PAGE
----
Friday, July 17, 2015

A Tale of Two Lakes

I didn’t know what he was talking about and I really didn’t care, it being 1974 and me being sixteen and all, but I can still hear my late father saying that he was mad at then-Governor Jimmy Carter for killing an Army Corps of Engineers plan to build a dam on the Flint River that would have turned the Sprewell Bluff area into a big lake. I don’t know how serious Daddy was about his complaints, but I suspect he wasn’t really all that upset, given that he hardly ever went fishing.

I’m a bit of a tree-hugger, so had I been paying attention, I probably would have agreed with Gov. Carter’s decision. Sprewell Bluff is a mighty pretty place and I’d hate to see it covered up with water. Besides, the fishing is good without the river being dammed up; fishermen and fisherwomen can (and do) go after the shoal bass that are unique to the Apalachicola -Chattahoochee-Flint river system. It’s also good to protect the various rare species that live along the Flint, including the Halloween darter that was just discovered in the 1990s.

The headwaters of the Flint are in Hapeville, of all places; the river begins as groundwater seepage that goes into a concrete culvert and then under the runways at Hartsfield-Jackson International Airport. Fifty miles or so later the water from several creeks has joined with that seepage to form the beautiful Flint. It runs for almost 350 miles, eventually joining with the Chattahoochee River to form Lake Seminole in Southwest Georgia. The sole river that exits Lake Seminole and goes to the Gulf of Mexico is the Apalachicola, thus the Apalachicola-Chattahoochee-Flint river system.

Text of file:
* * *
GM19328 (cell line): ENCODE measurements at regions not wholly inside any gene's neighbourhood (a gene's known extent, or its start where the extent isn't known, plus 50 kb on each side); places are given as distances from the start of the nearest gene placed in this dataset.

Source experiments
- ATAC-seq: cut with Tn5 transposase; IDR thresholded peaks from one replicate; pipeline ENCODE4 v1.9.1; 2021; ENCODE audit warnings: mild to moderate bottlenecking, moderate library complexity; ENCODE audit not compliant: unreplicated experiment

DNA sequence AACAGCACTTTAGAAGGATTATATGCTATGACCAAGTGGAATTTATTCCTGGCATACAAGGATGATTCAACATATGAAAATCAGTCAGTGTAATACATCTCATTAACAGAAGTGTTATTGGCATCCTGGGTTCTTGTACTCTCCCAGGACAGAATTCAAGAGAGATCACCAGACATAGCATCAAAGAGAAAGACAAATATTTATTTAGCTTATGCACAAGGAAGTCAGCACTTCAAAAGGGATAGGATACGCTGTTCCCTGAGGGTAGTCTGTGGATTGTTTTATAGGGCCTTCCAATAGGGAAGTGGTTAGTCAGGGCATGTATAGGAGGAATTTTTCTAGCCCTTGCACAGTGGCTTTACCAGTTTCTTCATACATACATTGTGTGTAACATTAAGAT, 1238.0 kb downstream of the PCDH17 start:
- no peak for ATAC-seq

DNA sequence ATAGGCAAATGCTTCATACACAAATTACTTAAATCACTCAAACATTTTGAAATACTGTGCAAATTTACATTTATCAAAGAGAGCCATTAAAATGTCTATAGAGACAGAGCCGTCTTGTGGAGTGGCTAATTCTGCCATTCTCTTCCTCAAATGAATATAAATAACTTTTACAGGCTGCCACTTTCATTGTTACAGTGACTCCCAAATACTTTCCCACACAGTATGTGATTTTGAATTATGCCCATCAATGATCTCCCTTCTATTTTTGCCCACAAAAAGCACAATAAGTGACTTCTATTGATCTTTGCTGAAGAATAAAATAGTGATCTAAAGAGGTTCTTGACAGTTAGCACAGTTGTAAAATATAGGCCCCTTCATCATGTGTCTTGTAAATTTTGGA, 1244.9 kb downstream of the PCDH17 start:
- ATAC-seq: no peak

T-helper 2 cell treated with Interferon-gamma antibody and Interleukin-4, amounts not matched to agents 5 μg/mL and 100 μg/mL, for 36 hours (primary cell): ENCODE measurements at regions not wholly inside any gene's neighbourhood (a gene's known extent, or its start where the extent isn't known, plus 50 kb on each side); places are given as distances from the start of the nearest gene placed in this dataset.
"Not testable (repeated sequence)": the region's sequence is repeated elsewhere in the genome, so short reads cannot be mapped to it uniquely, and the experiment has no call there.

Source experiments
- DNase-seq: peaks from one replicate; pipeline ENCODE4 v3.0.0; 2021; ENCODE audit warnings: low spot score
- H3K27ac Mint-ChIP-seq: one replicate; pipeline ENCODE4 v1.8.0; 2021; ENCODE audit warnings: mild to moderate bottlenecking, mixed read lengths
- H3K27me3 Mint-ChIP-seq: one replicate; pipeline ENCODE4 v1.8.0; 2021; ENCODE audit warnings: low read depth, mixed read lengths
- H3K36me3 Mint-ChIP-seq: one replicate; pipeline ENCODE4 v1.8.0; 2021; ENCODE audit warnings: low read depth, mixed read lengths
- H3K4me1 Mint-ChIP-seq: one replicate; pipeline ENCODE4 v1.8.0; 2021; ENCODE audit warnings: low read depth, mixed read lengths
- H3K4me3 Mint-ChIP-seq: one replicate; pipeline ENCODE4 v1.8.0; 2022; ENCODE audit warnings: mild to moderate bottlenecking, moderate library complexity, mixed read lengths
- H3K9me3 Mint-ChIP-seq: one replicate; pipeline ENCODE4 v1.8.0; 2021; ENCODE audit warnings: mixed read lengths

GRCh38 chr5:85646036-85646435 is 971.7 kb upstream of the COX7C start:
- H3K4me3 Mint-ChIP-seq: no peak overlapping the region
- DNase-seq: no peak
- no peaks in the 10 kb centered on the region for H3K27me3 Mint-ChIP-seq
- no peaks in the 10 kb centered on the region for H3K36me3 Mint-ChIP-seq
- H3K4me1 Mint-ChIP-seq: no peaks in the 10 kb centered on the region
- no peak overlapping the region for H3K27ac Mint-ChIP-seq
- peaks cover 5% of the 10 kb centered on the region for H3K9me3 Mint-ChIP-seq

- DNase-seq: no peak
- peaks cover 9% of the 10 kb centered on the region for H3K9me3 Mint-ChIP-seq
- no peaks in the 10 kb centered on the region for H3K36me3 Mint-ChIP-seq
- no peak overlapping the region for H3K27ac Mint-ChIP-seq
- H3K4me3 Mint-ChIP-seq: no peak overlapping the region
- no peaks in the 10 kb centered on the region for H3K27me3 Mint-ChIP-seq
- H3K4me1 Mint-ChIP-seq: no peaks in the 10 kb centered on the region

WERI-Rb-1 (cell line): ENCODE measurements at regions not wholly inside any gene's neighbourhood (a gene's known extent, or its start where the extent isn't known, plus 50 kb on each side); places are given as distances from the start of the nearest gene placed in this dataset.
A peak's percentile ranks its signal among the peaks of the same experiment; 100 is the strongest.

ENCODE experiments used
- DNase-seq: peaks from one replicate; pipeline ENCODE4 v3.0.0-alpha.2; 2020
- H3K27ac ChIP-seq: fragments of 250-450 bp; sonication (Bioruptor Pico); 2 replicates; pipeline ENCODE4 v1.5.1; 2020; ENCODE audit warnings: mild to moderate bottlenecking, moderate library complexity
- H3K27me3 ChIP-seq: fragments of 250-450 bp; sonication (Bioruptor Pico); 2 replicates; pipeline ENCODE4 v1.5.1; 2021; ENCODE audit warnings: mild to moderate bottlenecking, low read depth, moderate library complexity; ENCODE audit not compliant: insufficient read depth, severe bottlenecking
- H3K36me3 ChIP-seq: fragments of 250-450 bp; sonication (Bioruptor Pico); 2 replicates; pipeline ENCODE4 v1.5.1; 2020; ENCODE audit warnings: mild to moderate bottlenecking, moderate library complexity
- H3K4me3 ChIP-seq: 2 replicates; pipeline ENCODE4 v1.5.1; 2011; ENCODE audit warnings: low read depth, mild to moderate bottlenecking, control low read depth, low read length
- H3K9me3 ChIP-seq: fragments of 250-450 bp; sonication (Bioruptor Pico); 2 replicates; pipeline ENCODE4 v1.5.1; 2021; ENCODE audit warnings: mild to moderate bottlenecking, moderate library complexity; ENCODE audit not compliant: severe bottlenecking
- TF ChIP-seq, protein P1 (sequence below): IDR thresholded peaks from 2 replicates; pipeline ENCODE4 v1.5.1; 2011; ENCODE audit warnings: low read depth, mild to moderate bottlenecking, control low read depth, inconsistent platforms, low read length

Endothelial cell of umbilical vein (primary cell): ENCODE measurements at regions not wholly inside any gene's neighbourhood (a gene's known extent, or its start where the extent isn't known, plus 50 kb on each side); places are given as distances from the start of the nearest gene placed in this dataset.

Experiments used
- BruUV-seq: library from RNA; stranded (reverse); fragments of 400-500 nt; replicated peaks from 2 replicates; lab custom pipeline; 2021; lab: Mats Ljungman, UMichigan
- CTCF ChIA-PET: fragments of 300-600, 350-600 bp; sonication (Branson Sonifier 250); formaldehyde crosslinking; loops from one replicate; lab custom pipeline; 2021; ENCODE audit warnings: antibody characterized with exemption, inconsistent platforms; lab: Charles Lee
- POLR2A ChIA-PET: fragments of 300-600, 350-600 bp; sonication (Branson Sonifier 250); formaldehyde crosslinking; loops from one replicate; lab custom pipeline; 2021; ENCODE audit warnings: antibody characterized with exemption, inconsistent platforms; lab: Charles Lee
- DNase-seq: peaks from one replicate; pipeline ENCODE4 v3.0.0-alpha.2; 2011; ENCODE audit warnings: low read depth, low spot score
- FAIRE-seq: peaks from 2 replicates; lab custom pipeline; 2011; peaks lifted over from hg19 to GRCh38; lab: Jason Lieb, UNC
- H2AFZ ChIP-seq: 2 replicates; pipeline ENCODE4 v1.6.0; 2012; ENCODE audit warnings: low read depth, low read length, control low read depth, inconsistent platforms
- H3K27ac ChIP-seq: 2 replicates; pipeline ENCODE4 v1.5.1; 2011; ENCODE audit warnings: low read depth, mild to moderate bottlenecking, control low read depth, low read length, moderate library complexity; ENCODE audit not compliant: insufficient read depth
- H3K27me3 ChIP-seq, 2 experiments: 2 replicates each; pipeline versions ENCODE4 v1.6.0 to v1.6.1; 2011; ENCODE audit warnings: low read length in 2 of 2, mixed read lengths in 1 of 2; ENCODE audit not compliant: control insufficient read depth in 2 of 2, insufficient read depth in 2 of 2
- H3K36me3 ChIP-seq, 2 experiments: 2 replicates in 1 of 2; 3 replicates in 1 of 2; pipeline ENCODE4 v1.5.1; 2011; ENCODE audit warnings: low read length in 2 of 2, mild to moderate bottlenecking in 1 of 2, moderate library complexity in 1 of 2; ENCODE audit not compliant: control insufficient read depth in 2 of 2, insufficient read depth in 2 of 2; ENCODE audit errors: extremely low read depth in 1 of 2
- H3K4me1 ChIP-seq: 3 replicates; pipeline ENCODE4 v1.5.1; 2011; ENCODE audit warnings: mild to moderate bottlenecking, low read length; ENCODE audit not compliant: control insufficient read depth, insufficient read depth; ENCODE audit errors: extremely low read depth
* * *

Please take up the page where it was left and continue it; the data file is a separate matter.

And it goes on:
The Flint is controversial as well as beautiful. It gets caught up in the “water wars” being waged between Georgia, Florida, and Alabama over access to the water from the Apalachicola-Chattahoochee-Flint system. The demands placed on the river by the pumping of water from the Flint watershed to irrigate crops in Southwest Georgia are also a cause of concern and controversy.

The Sprewell Bluff Lake (or whatever it would have been called) was never built. But another lake was built a long way away from here, and that one’s in serious trouble. Lake Mead was formed when the Hoover Dam on the Colorado River was completed in 1936. The dam, which depends on the water from the lake to drive its turbines, provides electricity to a large portion of the Western United States. It also provides water for a lot of people in a lot of places, including 90% of the water supply of Las Vegas. Because of a prolonged drought, Lake Mead is now 60% empty. In order to gain access to the water at the deepest part of the lake, Las Vegas has spent the last six years building a three-mile long tunnel under the lake. According to CBS News, the city will start accessing the reservoir’s water from beneath the lake by the end of the summer.

One wonders how long it will be before the last drop goes down that drain.

A few years ago I was listening to a rather eccentric fellow up in Minnesota who was holding forth on how important the Great Lakes were to the future of the United States. “If you think wars over oil are bad,” he opined, “just wait until we start fighting over water.” I usually dismiss such talk as paranoid ravings, but he had a point. Nothing is more vital to life than water, so if access to it ever becomes severely limited, I suppose it would get rough.